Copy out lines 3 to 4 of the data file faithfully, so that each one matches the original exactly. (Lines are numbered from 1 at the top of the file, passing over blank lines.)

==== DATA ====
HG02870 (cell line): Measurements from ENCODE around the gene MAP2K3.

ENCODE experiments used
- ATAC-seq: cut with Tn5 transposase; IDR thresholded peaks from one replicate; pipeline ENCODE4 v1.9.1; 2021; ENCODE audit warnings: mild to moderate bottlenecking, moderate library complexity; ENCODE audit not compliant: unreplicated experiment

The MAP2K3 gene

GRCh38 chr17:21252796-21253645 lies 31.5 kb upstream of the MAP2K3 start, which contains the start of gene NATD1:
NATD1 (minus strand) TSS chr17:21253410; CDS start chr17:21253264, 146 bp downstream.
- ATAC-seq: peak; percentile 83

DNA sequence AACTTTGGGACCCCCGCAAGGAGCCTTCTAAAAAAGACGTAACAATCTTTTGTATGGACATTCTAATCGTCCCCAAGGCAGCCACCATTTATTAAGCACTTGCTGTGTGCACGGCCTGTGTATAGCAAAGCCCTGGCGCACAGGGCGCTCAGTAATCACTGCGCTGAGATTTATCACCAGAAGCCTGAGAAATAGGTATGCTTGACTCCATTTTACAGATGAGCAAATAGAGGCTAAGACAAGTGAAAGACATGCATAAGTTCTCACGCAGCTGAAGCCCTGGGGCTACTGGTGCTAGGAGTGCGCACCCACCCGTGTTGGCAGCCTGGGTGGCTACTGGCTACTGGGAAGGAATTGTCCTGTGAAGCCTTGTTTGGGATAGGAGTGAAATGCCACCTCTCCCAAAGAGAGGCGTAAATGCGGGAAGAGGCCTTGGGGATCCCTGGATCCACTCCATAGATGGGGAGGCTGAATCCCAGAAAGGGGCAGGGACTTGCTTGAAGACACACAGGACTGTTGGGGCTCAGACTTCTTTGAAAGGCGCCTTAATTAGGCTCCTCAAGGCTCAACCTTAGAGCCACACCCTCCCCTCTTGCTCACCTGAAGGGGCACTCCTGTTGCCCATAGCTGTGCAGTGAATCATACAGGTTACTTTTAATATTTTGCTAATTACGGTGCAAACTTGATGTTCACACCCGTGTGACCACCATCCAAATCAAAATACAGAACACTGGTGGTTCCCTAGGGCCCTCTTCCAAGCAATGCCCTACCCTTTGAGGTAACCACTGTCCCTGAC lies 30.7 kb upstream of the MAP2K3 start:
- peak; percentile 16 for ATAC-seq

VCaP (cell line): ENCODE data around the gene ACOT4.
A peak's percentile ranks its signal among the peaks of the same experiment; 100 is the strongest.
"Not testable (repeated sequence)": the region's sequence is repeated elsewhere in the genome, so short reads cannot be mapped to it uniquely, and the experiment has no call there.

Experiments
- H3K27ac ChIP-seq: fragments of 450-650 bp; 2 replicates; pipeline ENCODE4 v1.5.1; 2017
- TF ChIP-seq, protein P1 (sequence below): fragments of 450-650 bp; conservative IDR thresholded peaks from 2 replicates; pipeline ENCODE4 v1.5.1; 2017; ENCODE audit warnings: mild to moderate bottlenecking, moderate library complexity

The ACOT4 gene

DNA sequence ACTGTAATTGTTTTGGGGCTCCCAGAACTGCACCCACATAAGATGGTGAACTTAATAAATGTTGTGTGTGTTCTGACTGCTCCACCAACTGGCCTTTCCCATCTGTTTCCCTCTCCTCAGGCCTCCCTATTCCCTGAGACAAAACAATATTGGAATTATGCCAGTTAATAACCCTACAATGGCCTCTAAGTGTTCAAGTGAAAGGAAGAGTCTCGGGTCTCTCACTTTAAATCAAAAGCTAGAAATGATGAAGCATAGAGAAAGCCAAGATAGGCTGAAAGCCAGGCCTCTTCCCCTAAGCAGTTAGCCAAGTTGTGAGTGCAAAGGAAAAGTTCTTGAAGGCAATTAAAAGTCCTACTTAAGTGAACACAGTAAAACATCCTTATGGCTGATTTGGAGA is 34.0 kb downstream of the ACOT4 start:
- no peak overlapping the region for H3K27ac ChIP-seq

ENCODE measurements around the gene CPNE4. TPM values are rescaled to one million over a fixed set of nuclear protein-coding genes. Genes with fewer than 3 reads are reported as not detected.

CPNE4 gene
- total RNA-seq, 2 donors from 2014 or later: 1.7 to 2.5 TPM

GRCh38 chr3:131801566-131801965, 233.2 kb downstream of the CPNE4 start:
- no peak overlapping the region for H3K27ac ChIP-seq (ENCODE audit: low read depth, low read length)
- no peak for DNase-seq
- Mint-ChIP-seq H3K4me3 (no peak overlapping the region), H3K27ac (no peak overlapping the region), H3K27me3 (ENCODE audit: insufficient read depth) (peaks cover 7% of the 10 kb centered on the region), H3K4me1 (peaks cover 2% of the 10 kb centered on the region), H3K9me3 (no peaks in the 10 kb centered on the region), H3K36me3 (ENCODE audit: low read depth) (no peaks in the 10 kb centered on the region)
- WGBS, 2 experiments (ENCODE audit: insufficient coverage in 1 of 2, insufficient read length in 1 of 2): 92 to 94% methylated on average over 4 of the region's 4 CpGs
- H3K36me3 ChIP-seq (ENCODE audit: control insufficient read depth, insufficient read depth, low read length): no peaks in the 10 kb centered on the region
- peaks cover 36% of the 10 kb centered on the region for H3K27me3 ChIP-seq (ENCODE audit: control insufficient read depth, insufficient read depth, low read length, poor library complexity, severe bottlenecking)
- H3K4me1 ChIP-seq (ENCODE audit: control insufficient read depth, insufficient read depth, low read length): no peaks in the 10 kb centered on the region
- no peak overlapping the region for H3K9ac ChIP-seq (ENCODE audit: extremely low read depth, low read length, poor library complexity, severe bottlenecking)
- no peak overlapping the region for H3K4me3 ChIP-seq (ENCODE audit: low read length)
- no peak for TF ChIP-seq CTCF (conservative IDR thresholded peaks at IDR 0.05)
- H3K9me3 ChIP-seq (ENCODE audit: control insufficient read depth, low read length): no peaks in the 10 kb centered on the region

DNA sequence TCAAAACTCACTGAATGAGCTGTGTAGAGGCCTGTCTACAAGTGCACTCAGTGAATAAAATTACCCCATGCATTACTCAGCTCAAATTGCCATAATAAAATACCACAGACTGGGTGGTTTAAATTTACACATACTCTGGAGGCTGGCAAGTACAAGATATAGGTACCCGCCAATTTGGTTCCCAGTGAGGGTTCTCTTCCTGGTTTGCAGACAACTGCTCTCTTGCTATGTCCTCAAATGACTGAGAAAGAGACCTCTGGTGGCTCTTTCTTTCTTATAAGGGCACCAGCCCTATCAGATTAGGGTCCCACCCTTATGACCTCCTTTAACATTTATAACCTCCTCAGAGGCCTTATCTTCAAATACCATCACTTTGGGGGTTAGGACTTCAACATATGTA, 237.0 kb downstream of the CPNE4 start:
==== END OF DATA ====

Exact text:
- ATAC-seq: cut with Tn5 transposase; IDR thresholded peaks from one replicate; pipeline ENCODE4 v1.9.1; 2021; ENCODE audit warnings: mild to moderate bottlenecking, moderate library complexity; ENCODE audit not compliant: unreplicated experiment

The MAP2K3 gene